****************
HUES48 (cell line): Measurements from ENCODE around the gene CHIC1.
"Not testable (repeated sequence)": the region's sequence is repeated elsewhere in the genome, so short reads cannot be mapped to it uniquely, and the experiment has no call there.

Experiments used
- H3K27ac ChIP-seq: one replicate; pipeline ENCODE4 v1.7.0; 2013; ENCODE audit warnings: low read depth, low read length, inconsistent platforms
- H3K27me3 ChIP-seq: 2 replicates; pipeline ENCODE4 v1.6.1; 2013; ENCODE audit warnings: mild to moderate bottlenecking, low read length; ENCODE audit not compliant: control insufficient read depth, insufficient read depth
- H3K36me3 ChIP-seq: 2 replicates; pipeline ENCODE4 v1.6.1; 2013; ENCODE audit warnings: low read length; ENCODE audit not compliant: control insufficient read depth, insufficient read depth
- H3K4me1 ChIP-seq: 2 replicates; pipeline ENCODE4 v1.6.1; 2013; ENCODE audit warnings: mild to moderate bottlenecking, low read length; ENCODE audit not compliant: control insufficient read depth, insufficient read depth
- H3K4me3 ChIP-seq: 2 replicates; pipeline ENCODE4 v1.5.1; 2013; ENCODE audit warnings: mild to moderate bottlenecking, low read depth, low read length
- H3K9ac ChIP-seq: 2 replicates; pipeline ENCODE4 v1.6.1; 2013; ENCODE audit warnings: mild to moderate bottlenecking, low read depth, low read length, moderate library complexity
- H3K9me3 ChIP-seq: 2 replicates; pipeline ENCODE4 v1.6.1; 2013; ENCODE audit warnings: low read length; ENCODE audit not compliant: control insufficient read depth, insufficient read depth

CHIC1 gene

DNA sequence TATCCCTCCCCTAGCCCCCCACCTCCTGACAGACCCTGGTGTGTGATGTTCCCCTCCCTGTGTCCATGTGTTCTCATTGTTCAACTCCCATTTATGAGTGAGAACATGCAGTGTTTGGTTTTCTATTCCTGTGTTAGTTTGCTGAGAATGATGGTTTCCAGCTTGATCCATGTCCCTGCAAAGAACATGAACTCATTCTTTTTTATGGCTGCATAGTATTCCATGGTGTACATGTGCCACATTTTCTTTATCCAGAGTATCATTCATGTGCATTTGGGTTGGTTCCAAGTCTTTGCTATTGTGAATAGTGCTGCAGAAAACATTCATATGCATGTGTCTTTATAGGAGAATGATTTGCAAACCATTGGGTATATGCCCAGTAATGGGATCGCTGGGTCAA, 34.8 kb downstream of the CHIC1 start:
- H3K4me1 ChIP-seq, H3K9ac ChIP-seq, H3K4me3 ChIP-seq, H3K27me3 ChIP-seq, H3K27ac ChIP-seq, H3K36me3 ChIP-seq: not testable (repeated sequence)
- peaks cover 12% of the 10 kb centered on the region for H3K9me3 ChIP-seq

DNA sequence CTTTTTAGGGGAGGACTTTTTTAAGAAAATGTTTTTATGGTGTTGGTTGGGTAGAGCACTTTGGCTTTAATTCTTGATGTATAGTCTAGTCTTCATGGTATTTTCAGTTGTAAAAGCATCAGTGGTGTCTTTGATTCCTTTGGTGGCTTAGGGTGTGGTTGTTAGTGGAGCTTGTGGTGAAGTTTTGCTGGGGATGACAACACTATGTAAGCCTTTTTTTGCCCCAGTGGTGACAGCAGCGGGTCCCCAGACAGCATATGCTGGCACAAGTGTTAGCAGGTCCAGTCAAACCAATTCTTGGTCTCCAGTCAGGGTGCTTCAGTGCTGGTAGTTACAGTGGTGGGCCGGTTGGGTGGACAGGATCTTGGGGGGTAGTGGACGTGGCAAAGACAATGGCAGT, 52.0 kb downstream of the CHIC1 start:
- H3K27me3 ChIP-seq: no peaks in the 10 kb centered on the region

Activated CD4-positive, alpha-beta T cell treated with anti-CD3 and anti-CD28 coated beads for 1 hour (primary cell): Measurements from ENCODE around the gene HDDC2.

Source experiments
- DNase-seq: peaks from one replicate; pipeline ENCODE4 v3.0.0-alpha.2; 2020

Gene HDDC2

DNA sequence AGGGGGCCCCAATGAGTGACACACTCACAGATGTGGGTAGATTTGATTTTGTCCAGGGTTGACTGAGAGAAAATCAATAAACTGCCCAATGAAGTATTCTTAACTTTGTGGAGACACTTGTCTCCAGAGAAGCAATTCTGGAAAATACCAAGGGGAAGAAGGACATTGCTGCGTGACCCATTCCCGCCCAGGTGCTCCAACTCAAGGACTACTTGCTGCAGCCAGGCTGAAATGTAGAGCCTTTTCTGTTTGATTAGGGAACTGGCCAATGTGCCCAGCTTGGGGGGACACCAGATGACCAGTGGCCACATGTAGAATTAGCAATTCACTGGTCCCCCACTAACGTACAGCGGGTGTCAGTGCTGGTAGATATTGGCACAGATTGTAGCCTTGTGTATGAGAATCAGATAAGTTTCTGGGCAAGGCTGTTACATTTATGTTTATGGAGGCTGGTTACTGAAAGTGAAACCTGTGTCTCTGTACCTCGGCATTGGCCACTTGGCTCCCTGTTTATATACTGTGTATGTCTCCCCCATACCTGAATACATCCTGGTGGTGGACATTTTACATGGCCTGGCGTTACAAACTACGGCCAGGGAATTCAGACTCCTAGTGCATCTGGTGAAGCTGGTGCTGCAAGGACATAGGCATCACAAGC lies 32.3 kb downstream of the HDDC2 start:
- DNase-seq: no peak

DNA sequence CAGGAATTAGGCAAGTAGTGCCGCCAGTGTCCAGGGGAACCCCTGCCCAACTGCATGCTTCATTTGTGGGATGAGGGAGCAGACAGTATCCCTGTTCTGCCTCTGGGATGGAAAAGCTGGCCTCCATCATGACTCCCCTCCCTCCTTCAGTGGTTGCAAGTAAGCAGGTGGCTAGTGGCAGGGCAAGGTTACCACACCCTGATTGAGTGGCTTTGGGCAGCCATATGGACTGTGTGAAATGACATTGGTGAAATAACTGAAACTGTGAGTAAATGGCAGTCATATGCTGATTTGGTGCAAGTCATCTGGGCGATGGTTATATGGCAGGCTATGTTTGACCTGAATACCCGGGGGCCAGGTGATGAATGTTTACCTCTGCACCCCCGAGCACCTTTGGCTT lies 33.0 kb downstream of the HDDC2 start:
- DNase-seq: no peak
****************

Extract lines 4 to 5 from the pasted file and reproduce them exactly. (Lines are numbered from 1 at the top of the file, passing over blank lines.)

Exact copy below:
- H3K27ac ChIP-seq: one replicate; pipeline ENCODE4 v1.7.0; 2013; ENCODE audit warnings: low read depth, low read length, inconsistent platforms
- H3K27me3 ChIP-seq: 2 replicates; pipeline ENCODE4 v1.6.1; 2013; ENCODE audit warnings: mild to moderate bottlenecking, low read length; ENCODE audit not compliant: control insufficient read depth, insufficient read depth